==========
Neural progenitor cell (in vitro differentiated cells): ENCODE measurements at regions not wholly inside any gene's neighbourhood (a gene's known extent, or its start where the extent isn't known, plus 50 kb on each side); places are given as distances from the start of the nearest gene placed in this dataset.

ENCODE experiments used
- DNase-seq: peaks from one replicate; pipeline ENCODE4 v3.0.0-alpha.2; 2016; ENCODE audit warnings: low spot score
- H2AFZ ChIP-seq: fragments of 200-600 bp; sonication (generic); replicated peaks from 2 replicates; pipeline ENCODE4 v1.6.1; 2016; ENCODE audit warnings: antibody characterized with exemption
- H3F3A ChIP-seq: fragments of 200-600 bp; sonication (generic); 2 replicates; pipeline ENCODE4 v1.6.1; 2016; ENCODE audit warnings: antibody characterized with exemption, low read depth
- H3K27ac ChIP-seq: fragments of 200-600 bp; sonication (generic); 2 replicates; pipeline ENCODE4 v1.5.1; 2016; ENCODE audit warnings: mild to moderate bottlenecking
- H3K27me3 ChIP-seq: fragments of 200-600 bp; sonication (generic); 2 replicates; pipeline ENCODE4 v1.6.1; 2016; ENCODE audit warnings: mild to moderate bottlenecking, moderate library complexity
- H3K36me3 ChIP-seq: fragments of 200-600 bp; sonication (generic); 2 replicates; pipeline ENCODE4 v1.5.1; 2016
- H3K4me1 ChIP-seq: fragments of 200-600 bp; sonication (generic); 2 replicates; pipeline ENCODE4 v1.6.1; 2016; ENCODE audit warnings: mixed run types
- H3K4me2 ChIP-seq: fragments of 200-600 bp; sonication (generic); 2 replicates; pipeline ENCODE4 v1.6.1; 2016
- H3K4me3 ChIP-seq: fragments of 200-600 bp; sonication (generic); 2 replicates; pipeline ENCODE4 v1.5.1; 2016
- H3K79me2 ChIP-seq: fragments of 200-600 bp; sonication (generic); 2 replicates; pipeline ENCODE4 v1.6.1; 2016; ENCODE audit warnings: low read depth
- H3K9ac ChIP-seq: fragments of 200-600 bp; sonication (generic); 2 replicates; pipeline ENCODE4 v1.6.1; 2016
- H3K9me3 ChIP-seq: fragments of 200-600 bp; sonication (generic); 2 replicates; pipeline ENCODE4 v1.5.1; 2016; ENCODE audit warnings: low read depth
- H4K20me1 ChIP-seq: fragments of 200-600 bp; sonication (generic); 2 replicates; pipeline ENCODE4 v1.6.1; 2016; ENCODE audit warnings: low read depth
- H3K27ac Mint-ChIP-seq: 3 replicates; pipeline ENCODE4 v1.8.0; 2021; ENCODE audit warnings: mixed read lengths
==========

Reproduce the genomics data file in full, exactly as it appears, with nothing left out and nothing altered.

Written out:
Neural progenitor cell (in vitro differentiated cells): ENCODE measurements at regions not wholly inside any gene's neighbourhood (a gene's known extent, or its start where the extent isn't known, plus 50 kb on each side); places are given as distances from the start of the nearest gene placed in this dataset.

ENCODE experiments used
- DNase-seq: peaks from one replicate; pipeline ENCODE4 v3.0.0-alpha.2; 2016; ENCODE audit warnings: low spot score
- H2AFZ ChIP-seq: fragments of 200-600 bp; sonication (generic); replicated peaks from 2 replicates; pipeline ENCODE4 v1.6.1; 2016; ENCODE audit warnings: antibody characterized with exemption
- H3F3A ChIP-seq: fragments of 200-600 bp; sonication (generic); 2 replicates; pipeline ENCODE4 v1.6.1; 2016; ENCODE audit warnings: antibody characterized with exemption, low read depth
- H3K27ac ChIP-seq: fragments of 200-600 bp; sonication (generic); 2 replicates; pipeline ENCODE4 v1.5.1; 2016; ENCODE audit warnings: mild to moderate bottlenecking
- H3K27me3 ChIP-seq: fragments of 200-600 bp; sonication (generic); 2 replicates; pipeline ENCODE4 v1.6.1; 2016; ENCODE audit warnings: mild to moderate bottlenecking, moderate library complexity
- H3K36me3 ChIP-seq: fragments of 200-600 bp; sonication (generic); 2 replicates; pipeline ENCODE4 v1.5.1; 2016
- H3K4me1 ChIP-seq: fragments of 200-600 bp; sonication (generic); 2 replicates; pipeline ENCODE4 v1.6.1; 2016; ENCODE audit warnings: mixed run types
- H3K4me2 ChIP-seq: fragments of 200-600 bp; sonication (generic); 2 replicates; pipeline ENCODE4 v1.6.1; 2016
- H3K4me3 ChIP-seq: fragments of 200-600 bp; sonication (generic); 2 replicates; pipeline ENCODE4 v1.5.1; 2016
- H3K79me2 ChIP-seq: fragments of 200-600 bp; sonication (generic); 2 replicates; pipeline ENCODE4 v1.6.1; 2016; ENCODE audit warnings: low read depth
- H3K9ac ChIP-seq: fragments of 200-600 bp; sonication (generic); 2 replicates; pipeline ENCODE4 v1.6.1; 2016
- H3K9me3 ChIP-seq: fragments of 200-600 bp; sonication (generic); 2 replicates; pipeline ENCODE4 v1.5.1; 2016; ENCODE audit warnings: low read depth
- H4K20me1 ChIP-seq: fragments of 200-600 bp; sonication (generic); 2 replicates; pipeline ENCODE4 v1.6.1; 2016; ENCODE audit warnings: low read depth
- H3K27ac Mint-ChIP-seq: 3 replicates; pipeline ENCODE4 v1.8.0; 2021; ENCODE audit warnings: mixed read lengths